First impressions mean a lot. As soon as I got off the plane at Austin-Bergstrom International Airport I could tell this place was different from nearly all the mid-size US cities we have visited since the beginning of the Great Recession. It was close to midnight and the tarmac was crowded with aircraft parked nearly wing-tip to wing-tip. The morning rush was going to be huge. Business travelers would be on the move. Make no mistake - find a city where businesspeople are travelling and I'll show you a city where money is being made. Welcome to Jobstown, USA.
A study by the Brookings Institution and the London School of Economics ranks Austin 26 out of 150 world cities in its ability to recover from the recession well ahead of places like Dallas (39), New York (77), San Francisco (129) and Las Vegas (146). No other US city is experiencing faster job growth than Austin (2.4 percent per year).
Over the course of three days, CBS News visited a number of firms to try and figure out what's behind Austin's success as a job generator and if there is anything other American cities can learn from their example.
Here are some things we noticed right away: The place is loaded with young talent. There is venture capital pouring in from all over the world (especially the Persian Gulf). There is a sense that anything is possible. And finally, there is openness to new ideas - no matter how off the wall. In many ways, Austin has the same feel as Paolo Alto, California did as it was morphing into what the world knows as "Silicon Valley."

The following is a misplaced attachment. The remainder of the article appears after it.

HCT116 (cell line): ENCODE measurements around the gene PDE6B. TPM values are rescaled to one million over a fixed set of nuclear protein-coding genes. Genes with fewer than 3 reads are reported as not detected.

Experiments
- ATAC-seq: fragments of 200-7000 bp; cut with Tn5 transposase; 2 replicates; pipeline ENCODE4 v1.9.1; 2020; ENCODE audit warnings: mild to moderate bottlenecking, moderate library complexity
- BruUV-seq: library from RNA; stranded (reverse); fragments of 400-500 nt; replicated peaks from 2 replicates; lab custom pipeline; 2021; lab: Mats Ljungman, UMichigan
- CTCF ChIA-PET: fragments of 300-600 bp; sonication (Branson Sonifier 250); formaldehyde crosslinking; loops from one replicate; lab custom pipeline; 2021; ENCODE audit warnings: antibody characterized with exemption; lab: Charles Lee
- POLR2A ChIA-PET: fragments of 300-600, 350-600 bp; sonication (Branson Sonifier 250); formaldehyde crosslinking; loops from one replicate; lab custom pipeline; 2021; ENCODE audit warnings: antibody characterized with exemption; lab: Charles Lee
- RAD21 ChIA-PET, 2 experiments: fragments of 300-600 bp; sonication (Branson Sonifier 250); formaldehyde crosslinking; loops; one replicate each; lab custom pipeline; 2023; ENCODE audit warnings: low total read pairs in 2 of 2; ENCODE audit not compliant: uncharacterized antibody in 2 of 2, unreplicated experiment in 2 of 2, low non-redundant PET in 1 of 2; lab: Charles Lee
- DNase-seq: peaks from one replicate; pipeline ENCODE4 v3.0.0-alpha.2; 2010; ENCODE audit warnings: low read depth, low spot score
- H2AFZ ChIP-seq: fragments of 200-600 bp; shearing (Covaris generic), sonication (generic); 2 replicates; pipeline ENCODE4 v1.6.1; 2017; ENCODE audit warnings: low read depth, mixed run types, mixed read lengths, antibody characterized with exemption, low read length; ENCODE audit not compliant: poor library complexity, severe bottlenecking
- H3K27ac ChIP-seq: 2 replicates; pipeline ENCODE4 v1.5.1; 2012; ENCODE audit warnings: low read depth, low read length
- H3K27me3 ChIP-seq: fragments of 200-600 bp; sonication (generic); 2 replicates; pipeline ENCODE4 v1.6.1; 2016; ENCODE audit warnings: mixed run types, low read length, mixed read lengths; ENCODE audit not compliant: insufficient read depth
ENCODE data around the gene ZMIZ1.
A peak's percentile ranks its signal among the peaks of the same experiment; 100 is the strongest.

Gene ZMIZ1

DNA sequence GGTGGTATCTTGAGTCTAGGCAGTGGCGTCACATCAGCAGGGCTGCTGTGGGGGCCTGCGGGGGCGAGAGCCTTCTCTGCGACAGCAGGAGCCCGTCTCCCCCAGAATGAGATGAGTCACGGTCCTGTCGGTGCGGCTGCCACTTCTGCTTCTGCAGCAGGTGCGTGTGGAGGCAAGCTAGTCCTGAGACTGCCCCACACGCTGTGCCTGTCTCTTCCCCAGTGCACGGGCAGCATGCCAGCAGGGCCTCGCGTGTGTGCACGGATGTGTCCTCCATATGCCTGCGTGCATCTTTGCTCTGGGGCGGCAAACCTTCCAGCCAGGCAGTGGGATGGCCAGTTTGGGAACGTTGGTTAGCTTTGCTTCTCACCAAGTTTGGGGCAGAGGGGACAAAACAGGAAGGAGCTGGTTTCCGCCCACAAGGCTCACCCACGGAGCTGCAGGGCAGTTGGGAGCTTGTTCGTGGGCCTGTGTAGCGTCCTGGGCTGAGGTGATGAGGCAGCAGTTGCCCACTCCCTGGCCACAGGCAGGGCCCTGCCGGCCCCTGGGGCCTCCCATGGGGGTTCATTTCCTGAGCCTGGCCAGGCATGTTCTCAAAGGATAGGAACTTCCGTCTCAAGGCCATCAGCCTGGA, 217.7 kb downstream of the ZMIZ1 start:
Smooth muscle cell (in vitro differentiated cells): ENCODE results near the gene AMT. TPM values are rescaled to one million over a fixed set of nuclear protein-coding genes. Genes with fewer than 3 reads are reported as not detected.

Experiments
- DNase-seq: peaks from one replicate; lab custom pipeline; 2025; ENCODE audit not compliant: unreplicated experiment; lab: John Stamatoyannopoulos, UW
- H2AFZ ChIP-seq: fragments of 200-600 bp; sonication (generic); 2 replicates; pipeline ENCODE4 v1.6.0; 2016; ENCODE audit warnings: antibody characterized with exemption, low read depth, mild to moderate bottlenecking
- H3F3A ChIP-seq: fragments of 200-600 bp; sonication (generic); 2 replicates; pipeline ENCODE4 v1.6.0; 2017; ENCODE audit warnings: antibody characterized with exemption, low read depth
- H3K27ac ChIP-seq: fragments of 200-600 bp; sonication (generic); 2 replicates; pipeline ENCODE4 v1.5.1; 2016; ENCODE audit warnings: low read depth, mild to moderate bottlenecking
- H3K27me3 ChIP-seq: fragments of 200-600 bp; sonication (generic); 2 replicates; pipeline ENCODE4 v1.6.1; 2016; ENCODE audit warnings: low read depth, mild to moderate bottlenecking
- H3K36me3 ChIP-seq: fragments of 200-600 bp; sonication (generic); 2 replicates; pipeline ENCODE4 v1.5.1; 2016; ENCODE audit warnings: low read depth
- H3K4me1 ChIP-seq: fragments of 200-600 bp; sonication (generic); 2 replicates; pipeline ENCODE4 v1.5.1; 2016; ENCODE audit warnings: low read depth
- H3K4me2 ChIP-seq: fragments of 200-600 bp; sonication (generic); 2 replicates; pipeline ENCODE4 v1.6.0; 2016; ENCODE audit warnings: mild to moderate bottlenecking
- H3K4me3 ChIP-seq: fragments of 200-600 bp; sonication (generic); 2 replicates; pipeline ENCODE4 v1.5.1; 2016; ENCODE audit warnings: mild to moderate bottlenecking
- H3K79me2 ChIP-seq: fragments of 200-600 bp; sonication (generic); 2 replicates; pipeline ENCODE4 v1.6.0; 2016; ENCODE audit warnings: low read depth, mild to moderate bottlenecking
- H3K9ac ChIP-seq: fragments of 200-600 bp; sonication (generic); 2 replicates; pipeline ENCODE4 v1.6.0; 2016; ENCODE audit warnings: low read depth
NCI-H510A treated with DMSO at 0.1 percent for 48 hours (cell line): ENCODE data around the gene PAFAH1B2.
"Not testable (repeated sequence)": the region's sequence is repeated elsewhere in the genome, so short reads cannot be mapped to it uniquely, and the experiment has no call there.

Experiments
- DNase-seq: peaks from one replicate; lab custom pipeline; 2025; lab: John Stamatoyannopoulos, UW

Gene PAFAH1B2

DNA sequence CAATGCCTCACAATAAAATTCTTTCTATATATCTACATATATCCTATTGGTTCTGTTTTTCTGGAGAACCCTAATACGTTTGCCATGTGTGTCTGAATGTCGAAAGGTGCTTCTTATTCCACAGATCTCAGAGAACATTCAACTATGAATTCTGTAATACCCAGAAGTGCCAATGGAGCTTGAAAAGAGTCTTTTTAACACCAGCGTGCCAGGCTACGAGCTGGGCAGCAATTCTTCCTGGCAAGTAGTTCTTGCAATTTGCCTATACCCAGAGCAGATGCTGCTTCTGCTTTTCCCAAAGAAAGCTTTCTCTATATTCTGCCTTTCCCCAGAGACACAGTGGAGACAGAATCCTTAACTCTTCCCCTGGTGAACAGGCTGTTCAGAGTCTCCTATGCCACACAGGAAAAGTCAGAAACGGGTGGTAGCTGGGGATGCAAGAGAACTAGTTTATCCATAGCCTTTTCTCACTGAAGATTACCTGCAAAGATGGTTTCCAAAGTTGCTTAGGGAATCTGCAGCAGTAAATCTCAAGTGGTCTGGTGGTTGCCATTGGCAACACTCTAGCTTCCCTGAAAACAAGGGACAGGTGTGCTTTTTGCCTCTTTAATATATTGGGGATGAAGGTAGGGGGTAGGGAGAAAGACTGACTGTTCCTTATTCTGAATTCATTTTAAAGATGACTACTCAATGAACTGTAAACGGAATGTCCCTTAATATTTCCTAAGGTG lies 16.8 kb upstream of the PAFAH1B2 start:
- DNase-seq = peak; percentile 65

There are negatives in Austin too, for example an infrastructure that's not close to being ready for the crush of people that's flooding the area (avoid the Loop during rush hour at all costs!). The town also remains largely dependent on Texas state government and education for its job base (22 percent of jobs, versus 18% across all U.S. metro areas).
Still, we were left with a sense that Austin represents a model many American cities may need to follow if they are to fully recover from the recession and be competitive in the global economy.
From a tiny toy company struggling to get on its feet to an international tech giant creating thousands of new jobs, CBS News Senior Business Correspondent Anthony Mason gives you an inside look at Jobstown, USA tonight on the CBS Evening News with Katie Couric. We invite you to watch.